Temple Cinema to celebrate 100th anniversary with special free movie

6 years ago

HOULTON, Maine — For the past 100 years, Temple Cinemas has brought Hollywood to Houlton. 

To commemorate the businesses’ 100th anniversary, current theatre owner Charlie Fortier has planned a special free screening of “The Wizard of Oz,” on Saturday, Aug. 18, with a morning showing. A donation bucket will be placed, with proceeds going to Aid for Kids.

“Most people probably have never seen ‘The Wizard of Oz’ on the big screen,” Fortier said. “I know I haven’t.”

The movie was selected based on voting on the theatre’s Facebook page.

The historic building, which also serves as home to the Masonic Lodge No. 96, was officially dedicated on Nov. 14, 1919. While the first movies were not shown until 1919, Fortier is celebrating the 100th birthday this year, since it marks the start of construction of the historic building.

From the book, “The Story of Houlton,” written by Cora Carpenter Putnam in 1958, “The cornerstone was laid on Aug. 14, 1918. In the cornerstone was deposited an historical chart of Monument Lodge; the list of charter members; the list of officers up to Aug. 14, 1918; the names of past masters who had served as district deputy grand masters; the locations where the lodge had had quarters; a list of members in the service of the Army and Navy or with our Allies; copies of the last issue of the Houlton Times, the Aroostook Pioneer and the Bangor Daily News; a copy of the by-laws of the lodge; a lambskin apron; a record of the vote to build with the names of the building committee, contractors and architect; the records of the Grand Lodge of Maine; letters from Lt. Roland E. Clark, past master, who at the time was in France serving in the Army; a list of the 1918 Grand Lodge officers; and a copy of the town report of Houlton for 1918.”

Fortier said he also plans to place a time capsule in the basement corner of the building, featuring a collection of items from 2018. Fortier added he has no plans to dig up the time capsule placed during the building’s construction back in 1918.

“It would be a pretty substantial project (to remove), plus we have a pretty good idea of what was placed in the time capsule because it was well documented,” Fortier said.

His new time capsule will be more electronic based.

“I want to recreate this treasure trove of memorabilia for 2018 in a Temple time capsule catty-corner to the cornerstone, against the foundation behind the tall fire escape,” Fortier said. “I will request PDF’s of the Houlton Pioneer Times and the Bangor Daily News. I’m going to ask the town manager for a letter and a town report, a note from the director of the Chamber of Commerce and a list of their members, and missives from other interested dignitaries from surrounding towns.”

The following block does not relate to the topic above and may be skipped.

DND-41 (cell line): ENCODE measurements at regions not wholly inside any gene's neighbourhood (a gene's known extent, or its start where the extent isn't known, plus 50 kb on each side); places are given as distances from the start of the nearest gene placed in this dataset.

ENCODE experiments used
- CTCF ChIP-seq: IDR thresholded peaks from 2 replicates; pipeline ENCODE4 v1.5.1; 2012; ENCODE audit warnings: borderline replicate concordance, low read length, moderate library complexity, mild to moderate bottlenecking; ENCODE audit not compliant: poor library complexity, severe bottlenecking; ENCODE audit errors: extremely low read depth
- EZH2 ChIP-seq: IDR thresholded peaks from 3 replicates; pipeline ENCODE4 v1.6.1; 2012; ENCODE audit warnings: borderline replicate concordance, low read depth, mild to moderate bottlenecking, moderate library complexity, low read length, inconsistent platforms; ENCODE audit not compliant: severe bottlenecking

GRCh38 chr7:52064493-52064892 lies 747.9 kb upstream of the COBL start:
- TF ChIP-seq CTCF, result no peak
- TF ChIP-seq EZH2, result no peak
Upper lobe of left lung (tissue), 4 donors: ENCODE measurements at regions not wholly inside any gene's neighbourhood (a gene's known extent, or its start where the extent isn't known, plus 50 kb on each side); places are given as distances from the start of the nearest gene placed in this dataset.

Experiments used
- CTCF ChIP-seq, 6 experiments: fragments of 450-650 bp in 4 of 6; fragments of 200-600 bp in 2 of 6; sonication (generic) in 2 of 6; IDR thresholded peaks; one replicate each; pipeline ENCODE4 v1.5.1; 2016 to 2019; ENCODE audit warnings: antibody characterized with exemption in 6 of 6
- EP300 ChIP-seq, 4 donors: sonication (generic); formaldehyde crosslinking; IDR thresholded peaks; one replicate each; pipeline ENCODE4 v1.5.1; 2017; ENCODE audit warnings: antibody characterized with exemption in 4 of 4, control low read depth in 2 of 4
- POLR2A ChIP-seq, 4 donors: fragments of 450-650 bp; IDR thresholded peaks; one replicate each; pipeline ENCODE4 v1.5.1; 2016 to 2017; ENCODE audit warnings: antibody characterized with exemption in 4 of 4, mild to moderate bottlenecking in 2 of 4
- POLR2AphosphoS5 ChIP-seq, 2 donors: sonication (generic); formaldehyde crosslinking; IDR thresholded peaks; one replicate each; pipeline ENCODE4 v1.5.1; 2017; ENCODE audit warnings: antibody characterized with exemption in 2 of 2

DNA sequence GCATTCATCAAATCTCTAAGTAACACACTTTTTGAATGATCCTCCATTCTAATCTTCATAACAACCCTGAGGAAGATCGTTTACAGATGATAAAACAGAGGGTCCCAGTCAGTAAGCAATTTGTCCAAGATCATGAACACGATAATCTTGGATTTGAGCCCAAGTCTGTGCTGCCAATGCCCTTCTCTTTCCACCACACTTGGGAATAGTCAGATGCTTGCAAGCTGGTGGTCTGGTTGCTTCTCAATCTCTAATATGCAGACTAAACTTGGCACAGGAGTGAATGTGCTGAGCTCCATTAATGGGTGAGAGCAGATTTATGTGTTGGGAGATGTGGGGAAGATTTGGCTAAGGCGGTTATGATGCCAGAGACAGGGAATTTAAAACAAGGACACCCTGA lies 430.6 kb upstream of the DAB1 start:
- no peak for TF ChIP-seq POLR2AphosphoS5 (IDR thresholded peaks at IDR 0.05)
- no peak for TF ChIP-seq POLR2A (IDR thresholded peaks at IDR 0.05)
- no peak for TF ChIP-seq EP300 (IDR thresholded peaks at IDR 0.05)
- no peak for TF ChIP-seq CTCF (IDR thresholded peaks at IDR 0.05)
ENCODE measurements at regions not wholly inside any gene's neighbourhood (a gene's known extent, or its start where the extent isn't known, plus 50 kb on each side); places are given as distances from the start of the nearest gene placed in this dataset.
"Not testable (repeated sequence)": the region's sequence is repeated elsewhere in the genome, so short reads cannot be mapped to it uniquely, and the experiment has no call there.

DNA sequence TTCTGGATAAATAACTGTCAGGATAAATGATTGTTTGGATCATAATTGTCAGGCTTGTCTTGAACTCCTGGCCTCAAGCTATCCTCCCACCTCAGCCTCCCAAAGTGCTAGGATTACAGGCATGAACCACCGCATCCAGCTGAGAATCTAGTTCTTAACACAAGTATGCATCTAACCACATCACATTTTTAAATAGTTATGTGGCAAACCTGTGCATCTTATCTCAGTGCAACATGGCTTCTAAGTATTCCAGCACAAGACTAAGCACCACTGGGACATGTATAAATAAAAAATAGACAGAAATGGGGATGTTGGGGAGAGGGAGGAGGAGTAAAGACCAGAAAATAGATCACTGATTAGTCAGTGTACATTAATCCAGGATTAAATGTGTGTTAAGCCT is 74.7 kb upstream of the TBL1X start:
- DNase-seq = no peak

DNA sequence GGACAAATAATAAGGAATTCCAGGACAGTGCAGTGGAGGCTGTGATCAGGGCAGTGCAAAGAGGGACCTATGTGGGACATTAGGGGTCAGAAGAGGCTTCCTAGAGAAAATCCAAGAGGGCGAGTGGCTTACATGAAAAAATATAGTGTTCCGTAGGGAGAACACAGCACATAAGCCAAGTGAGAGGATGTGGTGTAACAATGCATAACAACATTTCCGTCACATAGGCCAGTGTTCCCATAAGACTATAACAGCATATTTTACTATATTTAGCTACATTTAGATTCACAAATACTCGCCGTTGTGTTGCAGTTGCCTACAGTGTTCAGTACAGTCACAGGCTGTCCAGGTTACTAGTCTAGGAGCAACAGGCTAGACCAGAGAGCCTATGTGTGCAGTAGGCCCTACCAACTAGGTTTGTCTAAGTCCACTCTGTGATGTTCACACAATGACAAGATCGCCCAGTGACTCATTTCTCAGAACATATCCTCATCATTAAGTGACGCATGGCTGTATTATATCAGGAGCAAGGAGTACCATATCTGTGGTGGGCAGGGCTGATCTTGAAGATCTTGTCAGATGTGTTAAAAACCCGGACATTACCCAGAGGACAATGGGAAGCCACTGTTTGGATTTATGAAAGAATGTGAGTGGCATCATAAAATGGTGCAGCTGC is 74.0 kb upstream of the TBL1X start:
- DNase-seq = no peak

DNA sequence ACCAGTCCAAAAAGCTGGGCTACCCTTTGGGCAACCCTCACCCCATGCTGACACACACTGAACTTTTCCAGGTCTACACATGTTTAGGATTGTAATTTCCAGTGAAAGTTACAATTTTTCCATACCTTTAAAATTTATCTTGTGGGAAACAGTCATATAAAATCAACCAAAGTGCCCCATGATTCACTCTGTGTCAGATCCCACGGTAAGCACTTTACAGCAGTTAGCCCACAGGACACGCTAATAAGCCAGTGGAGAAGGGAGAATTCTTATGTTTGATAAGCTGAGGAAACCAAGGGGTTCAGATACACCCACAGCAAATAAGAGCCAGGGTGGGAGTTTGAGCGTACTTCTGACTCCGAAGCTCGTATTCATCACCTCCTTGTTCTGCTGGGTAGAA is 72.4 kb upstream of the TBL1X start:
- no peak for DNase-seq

Fortier invites anyone with remembrances of the Temple to contact him via email to have their memories included in the time capsule.

“What was your first movie, your most memorable shows, or what were the things that thrilled and delighted you right here in our shared community hometown theater?” he said. “What would you want the folks in the greater Houlton area in (the year) 2118 to know about your experiences at the Temple?”

The deadline for electronic submissions is Aug. 14 via email to: Temple4TA@outlook.com.

From the Temple’s history, nearly 100 people were present for the April 29 (1919) Monday evening grand opening. The first nitrate celluloid hand cranked through the projector at The Temple starred Madge Kennedy in “A Perfect Lady.” The front of the theatre was equipped with an orchestra pit as in the days of yore, the flicks were silent. Bryson’s eight piece orchestra provided the melodic backdrop for cinematic entertainment.

In 2002, after years of neglect, The Temple was leased by Therese Bagnardi and Michael Hurley. Although the theatre had been modernized with new cinema seating, sound systems, carpeting, paint and paper; every opportunity to save original fixtures was taken. This is evident in the lobby lighting fixtures, interior stained glass and wood work. After many months of renovation, the Temple reopened on Nov. 1, 2002, once again rolling film in the style of grandeur for which it was originally intended. In 2004 Hurley purchased the Temple building and the parking lot formerly known as the “Key Bank parking lot.”

The biggest change came in 2014 when the theatre switched from 35mm film to digital projection and state of the art digital sound with all new speakers.

In 2016, current owner Charlie Fortier took over the business and changed the name to Temple Cinemas.